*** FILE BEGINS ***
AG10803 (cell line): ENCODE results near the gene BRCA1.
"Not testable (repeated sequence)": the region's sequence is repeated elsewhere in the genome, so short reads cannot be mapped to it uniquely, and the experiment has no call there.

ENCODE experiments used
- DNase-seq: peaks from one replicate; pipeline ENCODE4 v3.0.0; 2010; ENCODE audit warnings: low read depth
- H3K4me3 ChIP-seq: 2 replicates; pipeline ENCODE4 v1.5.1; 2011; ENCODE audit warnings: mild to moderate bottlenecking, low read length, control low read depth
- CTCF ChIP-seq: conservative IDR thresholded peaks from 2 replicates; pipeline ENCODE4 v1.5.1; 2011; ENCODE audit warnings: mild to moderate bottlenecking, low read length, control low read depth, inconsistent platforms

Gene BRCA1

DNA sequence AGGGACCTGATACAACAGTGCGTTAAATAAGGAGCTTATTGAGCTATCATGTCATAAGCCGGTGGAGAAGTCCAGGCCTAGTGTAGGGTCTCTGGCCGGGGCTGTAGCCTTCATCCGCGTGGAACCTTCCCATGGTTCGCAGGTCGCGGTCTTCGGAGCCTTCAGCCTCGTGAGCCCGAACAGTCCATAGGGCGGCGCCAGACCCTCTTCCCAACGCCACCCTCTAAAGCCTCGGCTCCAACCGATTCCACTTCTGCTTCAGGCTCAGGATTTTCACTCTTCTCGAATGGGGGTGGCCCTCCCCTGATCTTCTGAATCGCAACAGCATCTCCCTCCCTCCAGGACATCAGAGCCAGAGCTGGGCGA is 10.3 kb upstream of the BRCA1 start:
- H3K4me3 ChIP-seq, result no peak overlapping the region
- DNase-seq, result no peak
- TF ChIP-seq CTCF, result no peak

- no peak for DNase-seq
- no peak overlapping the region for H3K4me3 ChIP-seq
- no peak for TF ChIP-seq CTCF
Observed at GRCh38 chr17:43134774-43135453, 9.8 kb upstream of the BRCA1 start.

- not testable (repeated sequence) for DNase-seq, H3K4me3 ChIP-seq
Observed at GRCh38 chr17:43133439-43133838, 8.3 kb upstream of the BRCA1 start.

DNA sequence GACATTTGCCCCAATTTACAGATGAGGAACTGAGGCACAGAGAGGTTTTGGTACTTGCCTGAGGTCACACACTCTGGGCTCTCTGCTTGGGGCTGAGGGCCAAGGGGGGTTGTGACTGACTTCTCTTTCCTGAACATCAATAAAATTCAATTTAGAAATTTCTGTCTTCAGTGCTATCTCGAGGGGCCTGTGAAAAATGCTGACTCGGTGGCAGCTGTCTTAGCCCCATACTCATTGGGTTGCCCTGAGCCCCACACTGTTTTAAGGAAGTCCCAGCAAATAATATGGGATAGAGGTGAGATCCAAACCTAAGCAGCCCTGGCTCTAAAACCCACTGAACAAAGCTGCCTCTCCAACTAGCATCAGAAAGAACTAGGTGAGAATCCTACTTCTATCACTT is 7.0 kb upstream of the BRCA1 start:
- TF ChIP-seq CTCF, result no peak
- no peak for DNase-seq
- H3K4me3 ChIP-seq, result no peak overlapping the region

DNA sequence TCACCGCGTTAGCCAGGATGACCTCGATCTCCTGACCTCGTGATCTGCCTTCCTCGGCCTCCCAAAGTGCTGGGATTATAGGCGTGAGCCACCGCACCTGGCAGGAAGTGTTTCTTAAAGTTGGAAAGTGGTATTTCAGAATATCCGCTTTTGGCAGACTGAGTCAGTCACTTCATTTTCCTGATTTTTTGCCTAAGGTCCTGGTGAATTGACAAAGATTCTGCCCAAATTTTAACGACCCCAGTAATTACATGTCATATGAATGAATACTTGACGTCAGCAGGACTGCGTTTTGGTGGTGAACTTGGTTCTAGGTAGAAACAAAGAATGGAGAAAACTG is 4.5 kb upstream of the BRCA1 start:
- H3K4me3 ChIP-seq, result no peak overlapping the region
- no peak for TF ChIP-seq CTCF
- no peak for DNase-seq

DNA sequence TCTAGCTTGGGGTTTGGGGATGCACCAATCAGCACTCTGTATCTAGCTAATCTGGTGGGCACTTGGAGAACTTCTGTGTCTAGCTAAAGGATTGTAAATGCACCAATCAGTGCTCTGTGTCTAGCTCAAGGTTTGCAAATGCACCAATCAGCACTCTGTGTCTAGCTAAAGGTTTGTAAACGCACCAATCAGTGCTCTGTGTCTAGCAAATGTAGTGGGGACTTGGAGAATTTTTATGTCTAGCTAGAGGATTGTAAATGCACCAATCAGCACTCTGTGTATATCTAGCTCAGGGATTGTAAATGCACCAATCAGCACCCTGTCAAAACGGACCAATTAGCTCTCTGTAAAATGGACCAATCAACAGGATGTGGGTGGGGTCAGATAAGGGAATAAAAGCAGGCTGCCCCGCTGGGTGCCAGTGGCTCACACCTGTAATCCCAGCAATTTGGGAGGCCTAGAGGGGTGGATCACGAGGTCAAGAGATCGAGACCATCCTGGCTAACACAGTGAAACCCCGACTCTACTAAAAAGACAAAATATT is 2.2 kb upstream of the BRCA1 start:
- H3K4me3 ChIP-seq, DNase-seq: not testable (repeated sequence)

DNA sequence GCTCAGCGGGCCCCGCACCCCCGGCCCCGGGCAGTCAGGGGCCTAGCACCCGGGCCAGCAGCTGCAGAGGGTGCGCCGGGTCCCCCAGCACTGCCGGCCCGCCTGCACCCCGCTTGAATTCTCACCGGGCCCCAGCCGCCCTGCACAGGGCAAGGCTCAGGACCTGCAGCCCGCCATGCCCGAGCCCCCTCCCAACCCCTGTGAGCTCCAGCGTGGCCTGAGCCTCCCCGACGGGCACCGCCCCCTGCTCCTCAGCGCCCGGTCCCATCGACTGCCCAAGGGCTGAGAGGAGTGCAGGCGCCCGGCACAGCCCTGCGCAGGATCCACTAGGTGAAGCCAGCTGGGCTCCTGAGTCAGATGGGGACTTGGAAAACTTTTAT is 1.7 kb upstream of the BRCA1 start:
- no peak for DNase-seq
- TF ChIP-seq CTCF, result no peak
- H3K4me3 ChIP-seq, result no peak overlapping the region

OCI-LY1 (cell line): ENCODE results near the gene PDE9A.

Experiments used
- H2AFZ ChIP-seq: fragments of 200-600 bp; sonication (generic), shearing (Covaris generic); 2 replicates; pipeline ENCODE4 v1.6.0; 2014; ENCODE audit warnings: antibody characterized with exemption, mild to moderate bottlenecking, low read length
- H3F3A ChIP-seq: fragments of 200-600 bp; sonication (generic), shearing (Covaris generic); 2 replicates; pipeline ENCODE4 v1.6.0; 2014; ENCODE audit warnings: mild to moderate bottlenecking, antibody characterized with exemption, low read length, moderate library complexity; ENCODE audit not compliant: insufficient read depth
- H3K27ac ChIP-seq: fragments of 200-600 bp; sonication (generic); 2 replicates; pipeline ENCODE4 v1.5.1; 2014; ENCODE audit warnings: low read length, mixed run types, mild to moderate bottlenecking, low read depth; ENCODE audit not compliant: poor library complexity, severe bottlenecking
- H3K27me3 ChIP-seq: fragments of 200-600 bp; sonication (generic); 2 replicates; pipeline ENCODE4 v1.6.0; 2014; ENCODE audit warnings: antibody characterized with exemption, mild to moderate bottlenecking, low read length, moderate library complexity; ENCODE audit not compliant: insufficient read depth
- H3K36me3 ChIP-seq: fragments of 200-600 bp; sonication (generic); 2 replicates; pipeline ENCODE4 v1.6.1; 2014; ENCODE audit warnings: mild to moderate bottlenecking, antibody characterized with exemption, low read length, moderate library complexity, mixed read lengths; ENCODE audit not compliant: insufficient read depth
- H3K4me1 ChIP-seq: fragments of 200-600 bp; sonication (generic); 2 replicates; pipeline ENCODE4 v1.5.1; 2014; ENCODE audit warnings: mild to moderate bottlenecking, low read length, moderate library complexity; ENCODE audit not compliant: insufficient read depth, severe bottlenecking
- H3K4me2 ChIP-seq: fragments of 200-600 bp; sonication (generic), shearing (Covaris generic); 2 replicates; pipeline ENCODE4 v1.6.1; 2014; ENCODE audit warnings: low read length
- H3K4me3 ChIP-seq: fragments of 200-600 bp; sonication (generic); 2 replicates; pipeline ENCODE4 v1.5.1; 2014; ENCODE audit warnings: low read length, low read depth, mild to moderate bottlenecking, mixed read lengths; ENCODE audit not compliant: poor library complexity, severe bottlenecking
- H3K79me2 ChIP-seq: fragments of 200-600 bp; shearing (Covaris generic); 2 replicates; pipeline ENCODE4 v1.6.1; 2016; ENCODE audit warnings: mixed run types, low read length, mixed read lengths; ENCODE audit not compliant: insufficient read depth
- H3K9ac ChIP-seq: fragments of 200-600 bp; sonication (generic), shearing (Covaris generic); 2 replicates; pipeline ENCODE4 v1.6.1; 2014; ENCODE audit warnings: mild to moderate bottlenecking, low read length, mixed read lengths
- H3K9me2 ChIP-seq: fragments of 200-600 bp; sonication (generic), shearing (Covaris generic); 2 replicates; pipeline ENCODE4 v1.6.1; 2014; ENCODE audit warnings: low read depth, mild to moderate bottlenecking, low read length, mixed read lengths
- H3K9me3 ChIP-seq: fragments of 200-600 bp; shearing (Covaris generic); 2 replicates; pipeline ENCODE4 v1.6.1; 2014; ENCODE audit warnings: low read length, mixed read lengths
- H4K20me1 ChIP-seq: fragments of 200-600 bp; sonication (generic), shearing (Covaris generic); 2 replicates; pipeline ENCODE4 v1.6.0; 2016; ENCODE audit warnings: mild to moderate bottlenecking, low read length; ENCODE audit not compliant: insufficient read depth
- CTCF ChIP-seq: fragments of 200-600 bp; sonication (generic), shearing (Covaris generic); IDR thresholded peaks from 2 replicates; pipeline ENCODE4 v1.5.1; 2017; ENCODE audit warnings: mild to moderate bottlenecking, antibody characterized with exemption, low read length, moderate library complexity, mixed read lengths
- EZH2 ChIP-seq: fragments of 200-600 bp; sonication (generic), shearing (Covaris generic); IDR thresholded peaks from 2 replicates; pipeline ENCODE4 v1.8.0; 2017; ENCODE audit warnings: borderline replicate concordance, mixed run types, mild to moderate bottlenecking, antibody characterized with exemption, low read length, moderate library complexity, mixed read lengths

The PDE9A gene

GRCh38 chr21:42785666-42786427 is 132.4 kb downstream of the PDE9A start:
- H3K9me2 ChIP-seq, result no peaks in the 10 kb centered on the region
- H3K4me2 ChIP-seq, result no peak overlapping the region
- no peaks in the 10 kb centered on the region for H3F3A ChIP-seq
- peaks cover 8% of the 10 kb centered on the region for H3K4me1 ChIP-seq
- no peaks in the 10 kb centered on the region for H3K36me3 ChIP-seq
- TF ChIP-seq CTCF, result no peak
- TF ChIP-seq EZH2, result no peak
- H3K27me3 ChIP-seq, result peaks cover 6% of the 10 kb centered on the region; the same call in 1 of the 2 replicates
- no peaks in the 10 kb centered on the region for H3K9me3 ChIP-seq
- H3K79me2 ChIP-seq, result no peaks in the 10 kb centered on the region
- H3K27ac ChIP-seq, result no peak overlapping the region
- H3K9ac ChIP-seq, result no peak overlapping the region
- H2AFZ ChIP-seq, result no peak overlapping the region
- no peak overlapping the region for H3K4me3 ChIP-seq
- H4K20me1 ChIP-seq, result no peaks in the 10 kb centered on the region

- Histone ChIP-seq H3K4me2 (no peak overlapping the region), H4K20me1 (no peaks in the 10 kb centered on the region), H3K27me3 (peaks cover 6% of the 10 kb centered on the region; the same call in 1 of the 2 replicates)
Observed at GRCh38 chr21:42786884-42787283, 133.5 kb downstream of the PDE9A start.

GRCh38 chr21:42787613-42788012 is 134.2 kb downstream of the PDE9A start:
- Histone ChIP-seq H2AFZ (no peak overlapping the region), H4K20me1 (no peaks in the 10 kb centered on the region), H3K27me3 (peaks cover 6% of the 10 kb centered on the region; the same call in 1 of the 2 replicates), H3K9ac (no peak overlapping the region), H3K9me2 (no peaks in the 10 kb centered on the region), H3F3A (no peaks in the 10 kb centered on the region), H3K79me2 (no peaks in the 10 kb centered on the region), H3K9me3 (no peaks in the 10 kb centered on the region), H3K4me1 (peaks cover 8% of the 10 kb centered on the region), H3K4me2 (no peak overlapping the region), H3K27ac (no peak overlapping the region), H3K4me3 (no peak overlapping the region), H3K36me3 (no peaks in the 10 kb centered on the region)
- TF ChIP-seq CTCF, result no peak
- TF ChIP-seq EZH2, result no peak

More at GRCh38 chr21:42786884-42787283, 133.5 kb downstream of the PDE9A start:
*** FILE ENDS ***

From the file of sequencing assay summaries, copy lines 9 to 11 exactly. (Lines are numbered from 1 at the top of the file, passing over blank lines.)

- H3K4me3 ChIP-seq, result no peak overlapping the region
- DNase-seq, result no peak
- TF ChIP-seq CTCF, result no peak